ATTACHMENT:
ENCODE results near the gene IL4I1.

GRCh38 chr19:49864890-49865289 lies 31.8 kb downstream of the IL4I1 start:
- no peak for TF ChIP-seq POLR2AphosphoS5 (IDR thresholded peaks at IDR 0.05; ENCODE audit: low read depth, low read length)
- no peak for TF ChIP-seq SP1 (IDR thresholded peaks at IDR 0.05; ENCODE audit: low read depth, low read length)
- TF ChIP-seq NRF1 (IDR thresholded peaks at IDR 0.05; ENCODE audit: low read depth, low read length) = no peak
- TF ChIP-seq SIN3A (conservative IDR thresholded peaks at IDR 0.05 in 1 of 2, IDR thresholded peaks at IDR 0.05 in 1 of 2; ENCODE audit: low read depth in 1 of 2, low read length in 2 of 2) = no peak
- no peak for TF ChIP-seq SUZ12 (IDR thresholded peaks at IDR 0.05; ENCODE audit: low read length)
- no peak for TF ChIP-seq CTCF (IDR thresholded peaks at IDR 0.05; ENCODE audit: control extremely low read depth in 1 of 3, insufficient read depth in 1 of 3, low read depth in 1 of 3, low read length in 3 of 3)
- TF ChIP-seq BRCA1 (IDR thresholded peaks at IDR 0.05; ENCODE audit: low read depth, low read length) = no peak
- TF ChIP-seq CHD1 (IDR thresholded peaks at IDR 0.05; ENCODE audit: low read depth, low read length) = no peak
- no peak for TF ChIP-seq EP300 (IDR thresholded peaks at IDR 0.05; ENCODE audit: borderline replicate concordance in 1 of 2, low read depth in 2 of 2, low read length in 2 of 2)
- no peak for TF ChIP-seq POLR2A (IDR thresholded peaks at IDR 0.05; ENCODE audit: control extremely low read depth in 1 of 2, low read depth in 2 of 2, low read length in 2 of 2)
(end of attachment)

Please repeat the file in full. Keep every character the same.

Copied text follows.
ENCODE results near the gene IL4I1.

GRCh38 chr19:49864890-49865289 lies 31.8 kb downstream of the IL4I1 start:
- no peak for TF ChIP-seq POLR2AphosphoS5 (IDR thresholded peaks at IDR 0.05; ENCODE audit: low read depth, low read length)
- no peak for TF ChIP-seq SP1 (IDR thresholded peaks at IDR 0.05; ENCODE audit: low read depth, low read length)
- TF ChIP-seq NRF1 (IDR thresholded peaks at IDR 0.05; ENCODE audit: low read depth, low read length) = no peak
- TF ChIP-seq SIN3A (conservative IDR thresholded peaks at IDR 0.05 in 1 of 2, IDR thresholded peaks at IDR 0.05 in 1 of 2; ENCODE audit: low read depth in 1 of 2, low read length in 2 of 2) = no peak
- no peak for TF ChIP-seq SUZ12 (IDR thresholded peaks at IDR 0.05; ENCODE audit: low read length)
- no peak for TF ChIP-seq CTCF (IDR thresholded peaks at IDR 0.05; ENCODE audit: control extremely low read depth in 1 of 3, insufficient read depth in 1 of 3, low read depth in 1 of 3, low read length in 3 of 3)
- TF ChIP-seq BRCA1 (IDR thresholded peaks at IDR 0.05; ENCODE audit: low read depth, low read length) = no peak
- TF ChIP-seq CHD1 (IDR thresholded peaks at IDR 0.05; ENCODE audit: low read depth, low read length) = no peak
- no peak for TF ChIP-seq EP300 (IDR thresholded peaks at IDR 0.05; ENCODE audit: borderline replicate concordance in 1 of 2, low read depth in 2 of 2, low read length in 2 of 2)
- no peak for TF ChIP-seq POLR2A (IDR thresholded peaks at IDR 0.05; ENCODE audit: control extremely low read depth in 1 of 2, low read depth in 2 of 2, low read length in 2 of 2)